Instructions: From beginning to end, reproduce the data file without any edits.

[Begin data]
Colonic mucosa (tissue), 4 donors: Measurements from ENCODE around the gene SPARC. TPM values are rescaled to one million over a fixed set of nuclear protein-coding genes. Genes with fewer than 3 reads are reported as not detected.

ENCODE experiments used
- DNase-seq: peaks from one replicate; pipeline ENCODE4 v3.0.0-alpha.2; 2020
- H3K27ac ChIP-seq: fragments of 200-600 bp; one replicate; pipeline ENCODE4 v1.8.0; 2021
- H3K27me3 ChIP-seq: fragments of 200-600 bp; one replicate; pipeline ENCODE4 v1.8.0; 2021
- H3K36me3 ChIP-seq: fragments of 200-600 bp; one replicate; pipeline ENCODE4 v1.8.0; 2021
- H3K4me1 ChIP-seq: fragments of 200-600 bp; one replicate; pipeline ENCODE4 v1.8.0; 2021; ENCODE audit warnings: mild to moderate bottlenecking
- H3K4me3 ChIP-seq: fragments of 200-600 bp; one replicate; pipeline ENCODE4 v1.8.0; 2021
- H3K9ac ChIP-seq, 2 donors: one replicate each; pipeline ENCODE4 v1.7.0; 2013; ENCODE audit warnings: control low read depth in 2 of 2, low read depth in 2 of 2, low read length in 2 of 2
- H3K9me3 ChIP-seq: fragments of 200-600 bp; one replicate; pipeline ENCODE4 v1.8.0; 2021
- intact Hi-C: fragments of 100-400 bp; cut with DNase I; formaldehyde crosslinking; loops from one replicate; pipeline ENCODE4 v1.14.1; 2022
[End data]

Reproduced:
Colonic mucosa (tissue), 4 donors: Measurements from ENCODE around the gene SPARC. TPM values are rescaled to one million over a fixed set of nuclear protein-coding genes. Genes with fewer than 3 reads are reported as not detected.

ENCODE experiments used
- DNase-seq: peaks from one replicate; pipeline ENCODE4 v3.0.0-alpha.2; 2020
- H3K27ac ChIP-seq: fragments of 200-600 bp; one replicate; pipeline ENCODE4 v1.8.0; 2021
- H3K27me3 ChIP-seq: fragments of 200-600 bp; one replicate; pipeline ENCODE4 v1.8.0; 2021
- H3K36me3 ChIP-seq: fragments of 200-600 bp; one replicate; pipeline ENCODE4 v1.8.0; 2021
- H3K4me1 ChIP-seq: fragments of 200-600 bp; one replicate; pipeline ENCODE4 v1.8.0; 2021; ENCODE audit warnings: mild to moderate bottlenecking
- H3K4me3 ChIP-seq: fragments of 200-600 bp; one replicate; pipeline ENCODE4 v1.8.0; 2021
- H3K9ac ChIP-seq, 2 donors: one replicate each; pipeline ENCODE4 v1.7.0; 2013; ENCODE audit warnings: control low read depth in 2 of 2, low read depth in 2 of 2, low read length in 2 of 2
- H3K9me3 ChIP-seq: fragments of 200-600 bp; one replicate; pipeline ENCODE4 v1.8.0; 2021
- intact Hi-C: fragments of 100-400 bp; cut with DNase I; formaldehyde crosslinking; loops from one replicate; pipeline ENCODE4 v1.14.1; 2022